Sunlight Through The Cracks

A trip back to the country finds Parker Gispert flipping his Whigs

Parker Gispert / Photo by Alexa King

It’s a familiar scenario. Musician gets tired of the rock and roll routine and heads to the country to find some space and recover his sanity.

Parker Gispert, a member of the Atlanta-based band the Whigs, pursued the same path, using his band’s hiatus to get his head together and figure out a new way forward. It had been a hectic few years — encompassing five studio albums, an endless series of tours, high profile television appearances, and more — and clearly the band needed a break. Gispert found himself at a crossroads and uncertain where to proceed next. When a friend invited him to spend some time on his 100 year old farm — sans heat and running water no less —  Gispert decided that was the respite he needed.

“I’ve always lived in the city or around the city, and I’ve never really lived out in the country like that,” he recalled. “It coincided with the band not doing as much, and I wanted to record an album and wanted to go on tour, but it sort of occurred to me I was going to have to do it solo for the first time. So it was that realization, and finding myself out in the country, that broke everything down and made it a lot simpler. I was out there with my acoustic guitar. I just had the words and the barebones of the songs to square away before I went into the studio. So I went out there and I had the whole album written in about four months. I spent the next few months recording and wham, there it was.”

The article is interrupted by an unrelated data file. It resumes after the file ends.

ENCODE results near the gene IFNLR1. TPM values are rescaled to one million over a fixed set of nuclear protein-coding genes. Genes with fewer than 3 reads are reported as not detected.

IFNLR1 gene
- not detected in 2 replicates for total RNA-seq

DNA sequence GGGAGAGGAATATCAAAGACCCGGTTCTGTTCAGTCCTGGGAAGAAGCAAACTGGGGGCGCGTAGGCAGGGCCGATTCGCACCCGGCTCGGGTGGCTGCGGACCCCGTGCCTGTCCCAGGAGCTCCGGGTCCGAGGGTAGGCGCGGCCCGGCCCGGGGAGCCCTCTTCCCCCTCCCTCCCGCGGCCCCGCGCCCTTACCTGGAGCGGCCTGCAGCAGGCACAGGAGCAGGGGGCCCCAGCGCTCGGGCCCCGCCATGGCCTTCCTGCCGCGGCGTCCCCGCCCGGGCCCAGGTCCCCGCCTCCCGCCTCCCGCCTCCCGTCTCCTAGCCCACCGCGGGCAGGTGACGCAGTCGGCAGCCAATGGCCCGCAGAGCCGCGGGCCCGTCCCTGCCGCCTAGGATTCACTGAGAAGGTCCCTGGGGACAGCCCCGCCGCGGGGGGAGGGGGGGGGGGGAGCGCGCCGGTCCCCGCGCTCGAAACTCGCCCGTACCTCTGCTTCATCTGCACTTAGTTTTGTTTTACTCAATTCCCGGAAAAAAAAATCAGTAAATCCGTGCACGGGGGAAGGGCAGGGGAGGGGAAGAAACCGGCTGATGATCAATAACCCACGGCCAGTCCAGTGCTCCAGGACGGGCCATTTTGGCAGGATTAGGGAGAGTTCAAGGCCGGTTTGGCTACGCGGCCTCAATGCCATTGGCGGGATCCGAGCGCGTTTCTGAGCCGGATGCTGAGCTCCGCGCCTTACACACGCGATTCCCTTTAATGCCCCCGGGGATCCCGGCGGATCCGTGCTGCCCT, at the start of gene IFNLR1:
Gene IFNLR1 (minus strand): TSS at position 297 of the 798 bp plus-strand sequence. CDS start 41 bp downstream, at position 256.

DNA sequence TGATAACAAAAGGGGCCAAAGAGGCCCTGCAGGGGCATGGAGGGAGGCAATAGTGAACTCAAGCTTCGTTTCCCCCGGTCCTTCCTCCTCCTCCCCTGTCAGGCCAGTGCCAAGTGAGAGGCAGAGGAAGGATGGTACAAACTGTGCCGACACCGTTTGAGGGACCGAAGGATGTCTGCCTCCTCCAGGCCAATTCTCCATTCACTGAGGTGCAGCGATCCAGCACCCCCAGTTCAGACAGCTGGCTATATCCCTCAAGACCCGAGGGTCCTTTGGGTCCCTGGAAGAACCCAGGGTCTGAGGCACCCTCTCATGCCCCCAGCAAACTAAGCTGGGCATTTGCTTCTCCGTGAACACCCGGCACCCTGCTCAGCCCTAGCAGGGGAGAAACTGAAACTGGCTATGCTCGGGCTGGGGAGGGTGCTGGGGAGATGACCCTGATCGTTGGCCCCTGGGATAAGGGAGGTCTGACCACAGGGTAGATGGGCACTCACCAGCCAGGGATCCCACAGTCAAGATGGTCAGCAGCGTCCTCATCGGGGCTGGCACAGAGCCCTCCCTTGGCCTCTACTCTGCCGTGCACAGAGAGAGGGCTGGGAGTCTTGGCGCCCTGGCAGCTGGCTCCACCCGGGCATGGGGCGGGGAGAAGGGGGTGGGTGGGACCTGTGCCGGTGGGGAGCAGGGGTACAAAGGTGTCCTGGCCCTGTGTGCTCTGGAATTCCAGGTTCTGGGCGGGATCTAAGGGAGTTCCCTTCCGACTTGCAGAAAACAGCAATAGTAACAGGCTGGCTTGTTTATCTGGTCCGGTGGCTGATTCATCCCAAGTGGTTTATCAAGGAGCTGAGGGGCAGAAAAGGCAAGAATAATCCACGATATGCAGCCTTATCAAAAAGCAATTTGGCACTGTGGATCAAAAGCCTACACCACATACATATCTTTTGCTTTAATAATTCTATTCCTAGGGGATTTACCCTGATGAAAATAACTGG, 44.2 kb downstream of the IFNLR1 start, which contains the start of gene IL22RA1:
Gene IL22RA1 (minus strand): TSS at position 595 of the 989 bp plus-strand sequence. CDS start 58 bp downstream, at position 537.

The resulting album, Sunlight Tonight, marked a decided change of pace in other ways as well. It shakes off the ragged edges of his work with the Whigs and substitutes instead a series of sublime, seemingly psychedelic melodies, most infused with cellos, acoustic guitars, strings and keyboards, as well as an imagery that suggests far horizons and endless possibilities. It’s a gorgeous album to be sure, a sound that suggests Nick Drake immersed in ecstasy.

“I love Nick Drake,” Gispert insists. “At this point, mentioning that might be a bit of cliche and I am aware of that. But I really do think he’s great. Some of my favorite artists still include him and Joni Mitchell and Fred Neil and Neil Young — influences I might not have been able to incorporate into the rock band. It occurred to me early on that this was my chance to explore those influences.”

Parker Gispert Sunlight Tonight, New West 2018